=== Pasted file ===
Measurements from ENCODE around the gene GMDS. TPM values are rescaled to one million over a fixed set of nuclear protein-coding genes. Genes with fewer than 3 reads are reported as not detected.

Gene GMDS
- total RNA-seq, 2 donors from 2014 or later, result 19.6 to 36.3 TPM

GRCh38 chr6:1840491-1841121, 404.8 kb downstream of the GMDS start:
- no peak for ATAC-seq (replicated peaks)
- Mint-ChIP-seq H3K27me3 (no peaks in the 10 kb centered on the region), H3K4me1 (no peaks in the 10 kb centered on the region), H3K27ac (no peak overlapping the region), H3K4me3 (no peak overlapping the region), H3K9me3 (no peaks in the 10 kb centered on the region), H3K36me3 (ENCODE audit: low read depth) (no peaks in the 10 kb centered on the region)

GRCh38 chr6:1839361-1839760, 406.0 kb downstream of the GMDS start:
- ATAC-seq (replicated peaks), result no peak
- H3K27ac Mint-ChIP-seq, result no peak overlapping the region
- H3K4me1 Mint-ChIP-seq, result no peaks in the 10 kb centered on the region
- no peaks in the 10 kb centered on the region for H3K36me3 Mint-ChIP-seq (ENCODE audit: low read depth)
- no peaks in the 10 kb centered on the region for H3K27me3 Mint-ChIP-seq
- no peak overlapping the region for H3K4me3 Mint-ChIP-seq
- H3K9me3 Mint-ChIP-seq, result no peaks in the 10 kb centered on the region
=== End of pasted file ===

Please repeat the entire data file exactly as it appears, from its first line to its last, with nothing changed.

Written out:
Measurements from ENCODE around the gene GMDS. TPM values are rescaled to one million over a fixed set of nuclear protein-coding genes. Genes with fewer than 3 reads are reported as not detected.

Gene GMDS
- total RNA-seq, 2 donors from 2014 or later, result 19.6 to 36.3 TPM

GRCh38 chr6:1840491-1841121, 404.8 kb downstream of the GMDS start:
- no peak for ATAC-seq (replicated peaks)
- Mint-ChIP-seq H3K27me3 (no peaks in the 10 kb centered on the region), H3K4me1 (no peaks in the 10 kb centered on the region), H3K27ac (no peak overlapping the region), H3K4me3 (no peak overlapping the region), H3K9me3 (no peaks in the 10 kb centered on the region), H3K36me3 (ENCODE audit: low read depth) (no peaks in the 10 kb centered on the region)

GRCh38 chr6:1839361-1839760, 406.0 kb downstream of the GMDS start:
- ATAC-seq (replicated peaks), result no peak
- H3K27ac Mint-ChIP-seq, result no peak overlapping the region
- H3K4me1 Mint-ChIP-seq, result no peaks in the 10 kb centered on the region
- no peaks in the 10 kb centered on the region for H3K36me3 Mint-ChIP-seq (ENCODE audit: low read depth)
- no peaks in the 10 kb centered on the region for H3K27me3 Mint-ChIP-seq
- no peak overlapping the region for H3K4me3 Mint-ChIP-seq
- H3K9me3 Mint-ChIP-seq, result no peaks in the 10 kb centered on the region